Mars InSight (artist's impression)

Nasa’s InSight lander stops responding after months of declining power

Image credit: Nasa

Nasa has said its Mars InSight lander has stopped responding to communications from Earth after months of declining power.

The agency said it has assumed that InSight may have reached its end of operations after previously admitting that dust build-up on its solar panels may be preventing its battery from charging.

While this could be a reason the lander has gone quiet, Nasa acknowledged that it currently has no definitive explanation of why InSight’s energy levels have declined, although it will continue to try and regain contact.

Since landing in November 2018, the probe has been traversing the surface of Mars measuring marsquakes and observing the local weather, powering itself with a pair of solar arrays that soak up energy from the sun.

It was originally only expected to operate for two years so is already running on borrowed time. Nevertheless, as recently as October the probe was still making discoveries when it revealed that a massive meteor strike hit Mars last year scattering large chunks of ice around the crater in which it sits.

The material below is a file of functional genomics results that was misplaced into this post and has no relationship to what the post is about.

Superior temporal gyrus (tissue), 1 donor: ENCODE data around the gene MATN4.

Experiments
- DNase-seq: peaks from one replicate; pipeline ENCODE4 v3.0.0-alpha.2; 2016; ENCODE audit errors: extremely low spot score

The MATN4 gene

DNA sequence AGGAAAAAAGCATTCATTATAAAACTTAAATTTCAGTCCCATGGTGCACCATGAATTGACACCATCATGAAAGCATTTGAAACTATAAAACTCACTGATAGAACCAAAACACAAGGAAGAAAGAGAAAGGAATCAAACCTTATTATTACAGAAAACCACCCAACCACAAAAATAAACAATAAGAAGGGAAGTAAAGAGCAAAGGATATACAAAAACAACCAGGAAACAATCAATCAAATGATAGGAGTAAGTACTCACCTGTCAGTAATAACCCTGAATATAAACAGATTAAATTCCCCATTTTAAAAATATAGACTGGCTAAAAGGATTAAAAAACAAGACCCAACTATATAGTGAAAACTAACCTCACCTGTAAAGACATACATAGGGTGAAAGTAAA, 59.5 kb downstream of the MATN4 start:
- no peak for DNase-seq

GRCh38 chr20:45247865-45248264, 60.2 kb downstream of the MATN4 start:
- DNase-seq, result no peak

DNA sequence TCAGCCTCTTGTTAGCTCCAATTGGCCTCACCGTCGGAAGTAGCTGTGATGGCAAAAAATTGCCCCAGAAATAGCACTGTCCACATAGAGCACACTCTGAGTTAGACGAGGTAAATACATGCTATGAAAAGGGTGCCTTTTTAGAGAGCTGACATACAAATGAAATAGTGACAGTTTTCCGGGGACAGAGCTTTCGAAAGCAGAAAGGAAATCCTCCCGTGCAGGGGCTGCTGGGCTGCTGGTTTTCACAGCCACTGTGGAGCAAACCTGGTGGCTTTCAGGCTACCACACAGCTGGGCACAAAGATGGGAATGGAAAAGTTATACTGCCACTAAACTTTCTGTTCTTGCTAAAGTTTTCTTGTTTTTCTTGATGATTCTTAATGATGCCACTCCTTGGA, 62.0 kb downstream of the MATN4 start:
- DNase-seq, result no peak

Dust build-up is a significant problem for Mars probes due to ongoing erosion on the planet’s rocky landscape. On Earth, dust from eroding rocks tends to be carried away by water and eventually end up on the ocean’s floor, but Mars is notably devoid of water, so all the dust that’s blowing around does not get deposited in the same way.

Just prior to InSight’s landing, Nasa’s previous probe Opportunity lost contact with the Earth after being engulfed in a gigantic dust storm covering at least a quarter of the surface of the planet.

Future missions could use special coatings on solar arrays to make them less adhesive to dust, or even a grid of electrical wires above the arrays that a spacecraft could run a charge through to remove the dust. Another option involves double-sided arrays set on a revolving joint that could flip over every couple of years.

The most recent marsquake sensed by InSight, earlier this year, left the ground shaking for at least six hours, according to Nasa.

InSight recently sent back one last image, shared by Nasa on Twitter on Monday.

Nasa still has two active rovers on Mars: Curiosity, roaming the surface since 2012, and Perseverance, which arrived early last year.

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